Considering the control soil and soils contaminated with Pb, Cd and Ni, it is noted that the pH values obtained do not differ significantly (p>0.05). However, the pH of the control soil remains higher than Pb, Cd and Ni contaminated soils. During the experiment, Eh values recorded ranged from 185.0-227.0 mV (Ni), from 173.0-204.0 mV (Pb), from 171.0-194.0 mV (Cd) and from 162.5-186.0 mV (control). On Zn-contaminated soil and polycontaminated soil, Eh values obtained were 227.0 and 258.0 mV, respectively. Overall, Eh was lower in the control soil. However, Eh values of the control soil and those of the Ni, Pb and Cd contaminated soils were not significantly different (p>0.05). Moreover, CEC values ranged from 9.6-7.3, from 9-6.8, from 8.3-6.5 and from 8.3-6.1 meq/100 g, respectively for the control, Pb, Cd and Ni soils. Soil contaminated by Zn and polycontaminated soils had respective CEC values of 7.7 and 7.3 meq/100 g. In addition, although the control soil CEC was higher than that of the soils contaminated by Ni, Pb and Cd, there was no significant difference between these CEC values (p>0.05). Heavy metals concentrations in monocontaminated soils decreased from 95.26-75.92, from 1.93-1.77 and from 47.74-39.91 ppm, respectively for Pb, Cd and Ni, from month 1 to month 4. In the polycontaminated soil, heavy metals concentrations were 91.76 ppm Pb, 1.92 ppm Cd, 46.41 ppm Ni, 273.35 ppm Zn and 90.15 ppm Cu. Regarding to Cu-contaminated soil, the physico-chemical parameters ranged from 4.5-5 (pH), from 198-248 (Eh) and from 7.5- 7.8 (CEC) and Cu concentration ranged from 86.89-90.15 ppm.
Heavy metals accumulation potential of P. maximum: Heavy metals accumulation in the shoot and root biomasses of P. maximum (Table 3) indicated that the higher concentrations were recorded in the root. In the pots where the plants survived, the concentrations obtained in the shoot biomass of P. maximum ranged from 2.385-12.502 ppm Ni (shoot) and from 0.809-2.604 ppm Ni (root), from 0.394-8.262 ppm Pb (shoot) and 3.885-22.916 ppm Pb (root), from 0.003-0.052 ppm Cd (shoot) and 0.021-0.185 ppm Cd (root).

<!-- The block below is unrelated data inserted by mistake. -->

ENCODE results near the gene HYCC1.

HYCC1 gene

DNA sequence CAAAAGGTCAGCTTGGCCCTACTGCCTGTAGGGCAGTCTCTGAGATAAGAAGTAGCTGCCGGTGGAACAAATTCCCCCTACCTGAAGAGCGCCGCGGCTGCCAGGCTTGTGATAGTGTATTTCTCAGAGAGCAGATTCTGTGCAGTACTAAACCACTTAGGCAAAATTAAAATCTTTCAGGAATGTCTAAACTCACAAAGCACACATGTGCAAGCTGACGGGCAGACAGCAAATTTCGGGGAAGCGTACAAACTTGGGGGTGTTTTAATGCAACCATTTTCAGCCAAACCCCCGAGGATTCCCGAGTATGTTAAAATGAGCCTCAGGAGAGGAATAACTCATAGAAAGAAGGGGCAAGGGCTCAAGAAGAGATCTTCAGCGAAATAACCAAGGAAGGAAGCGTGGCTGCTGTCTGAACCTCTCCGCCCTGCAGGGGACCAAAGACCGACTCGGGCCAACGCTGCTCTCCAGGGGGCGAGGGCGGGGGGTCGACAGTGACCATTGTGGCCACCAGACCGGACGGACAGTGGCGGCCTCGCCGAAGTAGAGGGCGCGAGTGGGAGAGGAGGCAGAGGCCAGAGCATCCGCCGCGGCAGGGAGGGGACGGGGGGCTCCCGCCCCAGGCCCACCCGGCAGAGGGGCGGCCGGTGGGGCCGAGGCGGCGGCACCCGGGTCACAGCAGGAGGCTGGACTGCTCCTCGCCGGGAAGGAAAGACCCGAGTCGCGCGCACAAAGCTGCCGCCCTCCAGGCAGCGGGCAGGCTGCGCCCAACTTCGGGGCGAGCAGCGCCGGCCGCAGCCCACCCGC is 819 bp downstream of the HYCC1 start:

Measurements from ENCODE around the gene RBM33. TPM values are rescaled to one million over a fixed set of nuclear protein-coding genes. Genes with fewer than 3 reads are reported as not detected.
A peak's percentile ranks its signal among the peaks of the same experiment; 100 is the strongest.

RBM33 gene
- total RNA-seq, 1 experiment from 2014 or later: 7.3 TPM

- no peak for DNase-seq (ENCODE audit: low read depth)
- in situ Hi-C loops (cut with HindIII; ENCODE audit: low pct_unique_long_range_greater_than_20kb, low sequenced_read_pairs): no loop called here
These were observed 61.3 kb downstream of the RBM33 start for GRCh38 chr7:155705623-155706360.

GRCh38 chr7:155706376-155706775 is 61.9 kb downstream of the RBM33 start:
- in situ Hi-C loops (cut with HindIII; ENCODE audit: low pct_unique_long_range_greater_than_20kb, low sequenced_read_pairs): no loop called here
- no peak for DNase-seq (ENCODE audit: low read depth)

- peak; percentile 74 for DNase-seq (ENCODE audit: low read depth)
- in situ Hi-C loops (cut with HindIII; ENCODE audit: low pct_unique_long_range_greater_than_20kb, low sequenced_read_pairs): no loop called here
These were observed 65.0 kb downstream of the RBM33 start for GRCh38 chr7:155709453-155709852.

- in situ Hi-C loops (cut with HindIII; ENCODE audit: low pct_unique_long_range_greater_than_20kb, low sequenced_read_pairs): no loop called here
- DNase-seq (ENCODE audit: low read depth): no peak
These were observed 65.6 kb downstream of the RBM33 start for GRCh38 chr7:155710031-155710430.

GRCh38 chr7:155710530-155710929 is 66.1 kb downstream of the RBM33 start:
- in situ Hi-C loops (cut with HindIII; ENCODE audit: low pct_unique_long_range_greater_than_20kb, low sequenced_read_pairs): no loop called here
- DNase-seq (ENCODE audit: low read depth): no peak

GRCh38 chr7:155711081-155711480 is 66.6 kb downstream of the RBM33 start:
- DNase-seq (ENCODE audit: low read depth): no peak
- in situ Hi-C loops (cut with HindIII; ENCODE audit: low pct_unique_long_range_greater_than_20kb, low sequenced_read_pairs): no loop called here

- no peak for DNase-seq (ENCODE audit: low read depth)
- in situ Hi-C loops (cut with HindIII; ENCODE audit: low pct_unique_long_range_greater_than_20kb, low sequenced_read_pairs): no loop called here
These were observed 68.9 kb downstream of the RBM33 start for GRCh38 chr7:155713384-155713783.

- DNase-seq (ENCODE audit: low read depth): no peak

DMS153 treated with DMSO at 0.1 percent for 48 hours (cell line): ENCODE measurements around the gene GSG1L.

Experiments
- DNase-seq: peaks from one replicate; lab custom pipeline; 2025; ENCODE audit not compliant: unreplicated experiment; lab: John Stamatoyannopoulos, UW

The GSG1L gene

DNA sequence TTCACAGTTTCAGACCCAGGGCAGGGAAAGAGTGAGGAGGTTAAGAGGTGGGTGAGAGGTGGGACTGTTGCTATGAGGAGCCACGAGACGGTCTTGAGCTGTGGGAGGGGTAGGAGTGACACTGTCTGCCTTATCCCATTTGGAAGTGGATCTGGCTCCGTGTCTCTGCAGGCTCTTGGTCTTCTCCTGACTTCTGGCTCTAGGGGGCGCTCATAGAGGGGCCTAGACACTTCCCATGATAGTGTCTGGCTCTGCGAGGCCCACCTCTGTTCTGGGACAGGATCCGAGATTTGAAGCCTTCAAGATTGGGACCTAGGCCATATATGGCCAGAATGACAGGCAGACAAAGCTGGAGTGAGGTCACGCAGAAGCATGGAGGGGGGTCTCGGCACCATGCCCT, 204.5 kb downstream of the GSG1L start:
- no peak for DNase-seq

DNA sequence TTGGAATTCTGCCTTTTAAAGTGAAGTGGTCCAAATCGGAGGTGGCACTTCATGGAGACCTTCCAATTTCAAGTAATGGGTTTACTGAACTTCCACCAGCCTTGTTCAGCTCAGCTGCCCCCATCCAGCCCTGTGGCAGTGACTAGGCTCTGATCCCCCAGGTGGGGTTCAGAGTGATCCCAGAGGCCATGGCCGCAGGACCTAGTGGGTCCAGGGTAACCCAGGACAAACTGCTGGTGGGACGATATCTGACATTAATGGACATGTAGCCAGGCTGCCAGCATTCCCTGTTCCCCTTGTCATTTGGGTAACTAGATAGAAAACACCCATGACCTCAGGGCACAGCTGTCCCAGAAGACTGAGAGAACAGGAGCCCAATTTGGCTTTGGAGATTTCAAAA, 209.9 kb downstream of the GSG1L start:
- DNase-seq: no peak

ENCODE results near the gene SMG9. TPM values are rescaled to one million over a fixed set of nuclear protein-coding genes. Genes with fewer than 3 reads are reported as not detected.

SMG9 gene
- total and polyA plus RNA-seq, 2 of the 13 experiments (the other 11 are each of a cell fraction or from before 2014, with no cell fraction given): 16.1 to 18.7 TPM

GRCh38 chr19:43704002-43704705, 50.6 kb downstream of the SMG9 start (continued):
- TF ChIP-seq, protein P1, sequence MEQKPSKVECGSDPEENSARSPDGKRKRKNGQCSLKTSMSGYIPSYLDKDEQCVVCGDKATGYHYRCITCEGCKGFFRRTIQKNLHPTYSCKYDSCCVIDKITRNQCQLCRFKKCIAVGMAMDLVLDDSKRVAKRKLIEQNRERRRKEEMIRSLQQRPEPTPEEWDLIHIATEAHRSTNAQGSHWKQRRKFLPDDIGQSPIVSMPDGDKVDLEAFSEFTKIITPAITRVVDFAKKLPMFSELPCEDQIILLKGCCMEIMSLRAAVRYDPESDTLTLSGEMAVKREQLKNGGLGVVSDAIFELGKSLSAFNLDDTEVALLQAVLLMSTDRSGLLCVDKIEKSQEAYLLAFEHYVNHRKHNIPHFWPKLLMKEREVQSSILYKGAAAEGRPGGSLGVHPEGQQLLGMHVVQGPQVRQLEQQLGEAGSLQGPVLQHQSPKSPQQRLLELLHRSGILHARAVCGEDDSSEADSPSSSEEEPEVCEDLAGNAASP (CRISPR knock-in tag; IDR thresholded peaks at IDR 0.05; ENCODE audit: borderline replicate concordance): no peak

|Table 3:||Heavy metals concentrations in plant material|
|nd: Not determined|
|Table 4:||Bioaccumulation Factor (BF) and Transfer Factor (TF) of heavy metals|
|nd: Not determined|
Regarding to plants grown on Zn and Cu contaminated soils, the concentrations recorded in the month 1, were 31.331 ppm Zn and 8,845 ppm Cu in the shoot biomass and 89.150 ppm Zn and 24,482 ppm Cu in the root biomass. Heavy metals concentrations in the shoot and root biomass on the polycontaminated soil were obtained only in the month 1 as follow: 0.730 ppm Ni, 6.272 ppm Cu, 27.261 ppm Zn, 0.089 pm Pb and 0.007 ppm Cd in the shoot and 0.327 ppm Ni, 15.044 ppm Cu, 78.600 ppm Zn, 5.392 pm Pb and 0.037 ppm Cd in the root.
Table 4 shows the Bioaccumulation Factor (BF) and Transfer Factor (TF) of heavy metals for P. maximum. On the monocontaminated soils, BF was higher for Pb (0.045-0.411), Cd (0.012-0.133) and Ni (0.067-0.378). These FB values were not significantly different (Anova test: p>0.05). Concerning TF values, they ranged from 0, 101-0.360 (Pb), from 0.150- 0.270 (Cd) and from 2.946-5.266 (Ni). The transfer factor for Ni was the highest and was greater than 1. Moreover, TF for Ni were significantly different of TF for Pb and Cd (ANOVA test: p<0.05).